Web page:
7th race in the American Le Mans Series on 2 September in Fort Worth, Texas (USA) Front-runner banks on winning - half-way leader BMW prepares for the oval Munich. An American specialty awaits league leader BMW at the start of the second half...
7th race in the American Le Mans Series on 2 September in Fort Worth, Texas (USA)
Front-runner banks on winning - half-way leader BMW prepares for the oval
Munich. An American specialty awaits league leader BMW at the start of the second half of the season in the American Le Mans Series (ALMS): an oval track featuring 24-degree banking. For the sports cars entering their seventh race on the evening of Saturday, 2 September, the Texas Motor Speedway in Fort Worth has been enhanced by several extra turns. With the newly paved asphalt strip in the infield, it now measures 4.022 kilometres (2.5 miles). Following the oval's starting and finishing straight, the first two turns below the banked wall are taken at 5.5 degrees. A curvy excursion into the infield area begins and ends halfway along the opposite straight. The subsequent second half of the oval leads up to the banked turn.
"These diverse circuit characteristics demand a well-balanced car," says BMW Motorsport Team Manager Charly Lamm, "and for this season that's the sixty-four thousand dollar question with regard to the BMW V12 LMR." The car has upheld its strengths, namely the tremendous reliability of the chassis and engine. After winning every race, barring two second places, in 1999, including the Le Mans 24 Hours, this year has seen repeated set-up problems with the BMW V12 LMR. "It's not just that our 1999 model is competing against new cars," says BMW Motorsport Director Gerhard Berger, "its strong attributes have also fallen victim to changes in the regulations." The stipulated aerodynamic modifications, above all, have upset the car's balance. Points leader Jorg Muller says: "It's difficult for us to make optimal use of the rear tyres because of the suspension tuning."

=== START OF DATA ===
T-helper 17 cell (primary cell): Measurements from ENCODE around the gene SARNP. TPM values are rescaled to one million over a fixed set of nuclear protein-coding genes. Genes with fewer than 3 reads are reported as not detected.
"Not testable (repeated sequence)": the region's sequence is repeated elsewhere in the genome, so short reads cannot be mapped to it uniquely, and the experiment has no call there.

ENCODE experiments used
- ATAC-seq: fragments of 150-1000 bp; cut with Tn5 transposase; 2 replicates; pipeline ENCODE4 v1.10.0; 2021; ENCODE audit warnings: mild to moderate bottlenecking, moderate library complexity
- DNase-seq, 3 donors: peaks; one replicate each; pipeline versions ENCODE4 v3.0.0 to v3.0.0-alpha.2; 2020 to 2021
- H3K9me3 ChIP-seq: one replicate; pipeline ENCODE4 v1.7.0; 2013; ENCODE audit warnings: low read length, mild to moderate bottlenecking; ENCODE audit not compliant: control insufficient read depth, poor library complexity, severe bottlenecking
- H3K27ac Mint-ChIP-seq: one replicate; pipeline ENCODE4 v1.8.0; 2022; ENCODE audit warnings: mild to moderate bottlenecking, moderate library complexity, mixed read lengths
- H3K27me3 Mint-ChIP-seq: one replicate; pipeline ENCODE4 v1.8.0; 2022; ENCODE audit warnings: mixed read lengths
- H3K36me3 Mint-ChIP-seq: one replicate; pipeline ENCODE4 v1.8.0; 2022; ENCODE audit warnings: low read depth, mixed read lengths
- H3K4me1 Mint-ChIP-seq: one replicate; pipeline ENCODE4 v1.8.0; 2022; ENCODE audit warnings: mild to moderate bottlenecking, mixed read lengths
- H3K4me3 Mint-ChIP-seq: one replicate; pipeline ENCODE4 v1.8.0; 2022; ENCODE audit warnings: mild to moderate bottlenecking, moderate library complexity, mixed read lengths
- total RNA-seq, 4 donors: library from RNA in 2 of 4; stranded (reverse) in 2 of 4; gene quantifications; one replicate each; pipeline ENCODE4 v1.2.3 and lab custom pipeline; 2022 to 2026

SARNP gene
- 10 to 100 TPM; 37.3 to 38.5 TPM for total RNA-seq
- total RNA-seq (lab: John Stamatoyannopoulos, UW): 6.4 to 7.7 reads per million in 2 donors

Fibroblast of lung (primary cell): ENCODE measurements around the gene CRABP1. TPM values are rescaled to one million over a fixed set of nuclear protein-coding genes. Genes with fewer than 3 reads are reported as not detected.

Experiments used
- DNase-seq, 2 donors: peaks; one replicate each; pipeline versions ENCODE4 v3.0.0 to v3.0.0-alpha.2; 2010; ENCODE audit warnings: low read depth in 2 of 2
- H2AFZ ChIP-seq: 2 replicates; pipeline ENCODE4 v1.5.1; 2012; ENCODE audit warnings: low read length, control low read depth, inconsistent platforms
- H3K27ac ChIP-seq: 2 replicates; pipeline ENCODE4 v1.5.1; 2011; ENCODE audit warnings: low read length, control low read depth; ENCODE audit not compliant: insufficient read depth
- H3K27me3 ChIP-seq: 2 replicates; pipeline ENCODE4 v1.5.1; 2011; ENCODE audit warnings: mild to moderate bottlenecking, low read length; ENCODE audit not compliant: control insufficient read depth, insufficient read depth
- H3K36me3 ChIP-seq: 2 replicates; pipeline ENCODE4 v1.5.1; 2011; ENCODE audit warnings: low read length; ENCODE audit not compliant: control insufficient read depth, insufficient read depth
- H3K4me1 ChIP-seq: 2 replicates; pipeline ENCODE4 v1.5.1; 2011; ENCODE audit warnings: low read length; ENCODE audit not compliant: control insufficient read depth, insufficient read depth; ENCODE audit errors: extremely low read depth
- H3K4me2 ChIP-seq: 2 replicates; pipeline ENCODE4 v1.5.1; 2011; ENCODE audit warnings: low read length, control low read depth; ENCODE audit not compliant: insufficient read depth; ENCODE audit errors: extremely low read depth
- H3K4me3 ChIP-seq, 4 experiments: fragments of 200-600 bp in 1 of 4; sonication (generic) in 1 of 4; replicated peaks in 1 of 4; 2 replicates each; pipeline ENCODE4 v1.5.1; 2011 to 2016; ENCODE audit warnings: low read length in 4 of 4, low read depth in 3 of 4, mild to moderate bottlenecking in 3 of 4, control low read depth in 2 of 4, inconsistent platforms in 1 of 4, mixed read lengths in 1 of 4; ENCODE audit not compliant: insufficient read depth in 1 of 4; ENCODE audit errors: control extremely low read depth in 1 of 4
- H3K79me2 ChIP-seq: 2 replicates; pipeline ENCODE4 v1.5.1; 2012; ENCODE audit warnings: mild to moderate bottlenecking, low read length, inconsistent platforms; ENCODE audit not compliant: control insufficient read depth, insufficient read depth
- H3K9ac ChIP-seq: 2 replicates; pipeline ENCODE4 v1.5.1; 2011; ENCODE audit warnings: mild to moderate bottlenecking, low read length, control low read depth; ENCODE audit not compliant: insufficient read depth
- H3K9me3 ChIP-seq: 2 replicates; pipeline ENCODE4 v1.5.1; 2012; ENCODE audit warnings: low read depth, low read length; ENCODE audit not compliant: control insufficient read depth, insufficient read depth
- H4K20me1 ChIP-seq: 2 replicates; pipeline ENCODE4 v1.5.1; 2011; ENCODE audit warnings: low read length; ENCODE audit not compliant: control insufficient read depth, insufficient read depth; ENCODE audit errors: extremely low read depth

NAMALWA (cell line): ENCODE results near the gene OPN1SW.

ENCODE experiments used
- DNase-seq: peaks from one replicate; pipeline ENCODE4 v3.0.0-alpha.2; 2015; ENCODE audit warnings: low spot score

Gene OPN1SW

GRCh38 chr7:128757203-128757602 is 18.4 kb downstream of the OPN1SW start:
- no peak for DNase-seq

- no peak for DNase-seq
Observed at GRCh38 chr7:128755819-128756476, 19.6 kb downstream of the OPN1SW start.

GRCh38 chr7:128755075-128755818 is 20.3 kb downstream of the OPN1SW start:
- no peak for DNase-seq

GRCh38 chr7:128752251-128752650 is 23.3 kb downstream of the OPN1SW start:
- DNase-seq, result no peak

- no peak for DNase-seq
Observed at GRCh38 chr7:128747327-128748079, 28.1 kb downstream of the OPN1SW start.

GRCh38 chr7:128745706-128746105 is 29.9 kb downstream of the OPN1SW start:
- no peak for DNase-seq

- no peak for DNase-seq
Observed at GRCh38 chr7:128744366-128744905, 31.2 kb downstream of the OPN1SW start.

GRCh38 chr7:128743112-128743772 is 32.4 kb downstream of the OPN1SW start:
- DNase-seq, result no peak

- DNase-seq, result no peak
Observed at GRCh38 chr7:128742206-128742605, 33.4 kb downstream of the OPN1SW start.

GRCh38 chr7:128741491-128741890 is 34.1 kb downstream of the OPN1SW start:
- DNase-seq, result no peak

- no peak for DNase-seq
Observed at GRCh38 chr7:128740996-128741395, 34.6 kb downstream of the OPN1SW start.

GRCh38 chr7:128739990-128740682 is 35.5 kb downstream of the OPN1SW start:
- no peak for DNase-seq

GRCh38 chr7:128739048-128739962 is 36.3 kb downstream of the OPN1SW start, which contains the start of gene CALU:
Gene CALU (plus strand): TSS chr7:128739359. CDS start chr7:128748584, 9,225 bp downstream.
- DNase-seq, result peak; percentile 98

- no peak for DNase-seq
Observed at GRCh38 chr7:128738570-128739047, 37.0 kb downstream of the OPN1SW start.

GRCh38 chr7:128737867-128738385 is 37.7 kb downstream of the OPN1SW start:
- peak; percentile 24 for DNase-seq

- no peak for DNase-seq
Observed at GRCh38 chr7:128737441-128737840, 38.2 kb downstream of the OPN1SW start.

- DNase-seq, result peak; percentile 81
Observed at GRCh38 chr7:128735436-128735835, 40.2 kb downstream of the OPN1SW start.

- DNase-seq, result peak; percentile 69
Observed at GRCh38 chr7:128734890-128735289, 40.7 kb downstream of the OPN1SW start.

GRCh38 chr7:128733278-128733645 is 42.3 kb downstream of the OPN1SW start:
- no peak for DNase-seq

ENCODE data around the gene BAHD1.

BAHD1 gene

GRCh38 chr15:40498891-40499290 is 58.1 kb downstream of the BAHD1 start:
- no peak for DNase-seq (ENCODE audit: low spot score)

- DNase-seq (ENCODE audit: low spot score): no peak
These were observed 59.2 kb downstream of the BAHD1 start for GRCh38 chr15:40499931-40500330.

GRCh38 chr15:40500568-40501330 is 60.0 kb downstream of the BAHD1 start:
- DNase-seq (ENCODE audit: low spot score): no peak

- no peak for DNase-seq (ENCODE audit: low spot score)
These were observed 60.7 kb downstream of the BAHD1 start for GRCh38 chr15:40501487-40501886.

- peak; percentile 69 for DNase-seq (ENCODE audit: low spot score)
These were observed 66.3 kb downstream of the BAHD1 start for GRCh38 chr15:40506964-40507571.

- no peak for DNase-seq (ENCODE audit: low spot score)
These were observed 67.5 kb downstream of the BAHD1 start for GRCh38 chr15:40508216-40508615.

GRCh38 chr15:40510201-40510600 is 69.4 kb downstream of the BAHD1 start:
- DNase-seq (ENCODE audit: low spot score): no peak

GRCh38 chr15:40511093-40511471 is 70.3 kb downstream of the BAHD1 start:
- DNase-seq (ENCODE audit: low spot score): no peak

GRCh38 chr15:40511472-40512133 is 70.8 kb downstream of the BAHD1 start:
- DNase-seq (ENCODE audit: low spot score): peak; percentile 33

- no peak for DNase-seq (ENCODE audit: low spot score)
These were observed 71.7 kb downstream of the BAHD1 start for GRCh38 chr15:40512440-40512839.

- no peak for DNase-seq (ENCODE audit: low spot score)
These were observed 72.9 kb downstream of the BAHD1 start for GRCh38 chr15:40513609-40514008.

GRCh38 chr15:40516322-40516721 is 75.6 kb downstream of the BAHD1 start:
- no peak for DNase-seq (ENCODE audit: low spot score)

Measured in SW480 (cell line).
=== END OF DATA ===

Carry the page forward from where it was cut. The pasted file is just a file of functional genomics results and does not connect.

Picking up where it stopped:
Following various test drives, the problem was recently also investigated at the R&D centre of tyre partners Michelin in Ladoux, France, both on the test bench and out on the track. BMW Motorsport Director Dr. Mario Theissen: "We are tackling the set-up problem by working on details. As for the engine, we have now offset the drawback of the mandatory smaller air restrictor by enhancing performance and reducing weight. We're not going to give up our fight for the title."
Strong drivers, reliable technology and clever tactics are behind BMW's leading position at the half-way stage of the ALMS. Muller is in front with 146 points, ahead of partner JJ Lehto (143), Audi driver Allan McNish (126) and Panoz pilot Jan Magnussen (124). The drivers of the second BMW V12 LMR, Bill Auberlen (USA/100) and Jean-Marc Gounon (F/92), are ninth and eleventh. In the classifications for teams, car constructors and engine constructors, BMW leads with 140 points, ahead of Audi's 137 and Panoz's 120.
In the GT class, meanwhile, Hans-J. Stuck is delighted with the progress of the new BMW M3 of the BMW Team PTG . "In time for the new M3's market launch in the USA, we are catching up with the strong competition posed by Porsche on the race track," he says. "Our strengths lie in the brakes and the handling." Stuck will be partnered in Texas by American driver Johannes van Overbeek.
Saturday's race will take place from 19:00-21:45 hrs (CET: Sunday 2:00-4:45 hrs). Eurosport will be reporting on Monday (4 September) from 20:00-21:00 hrs.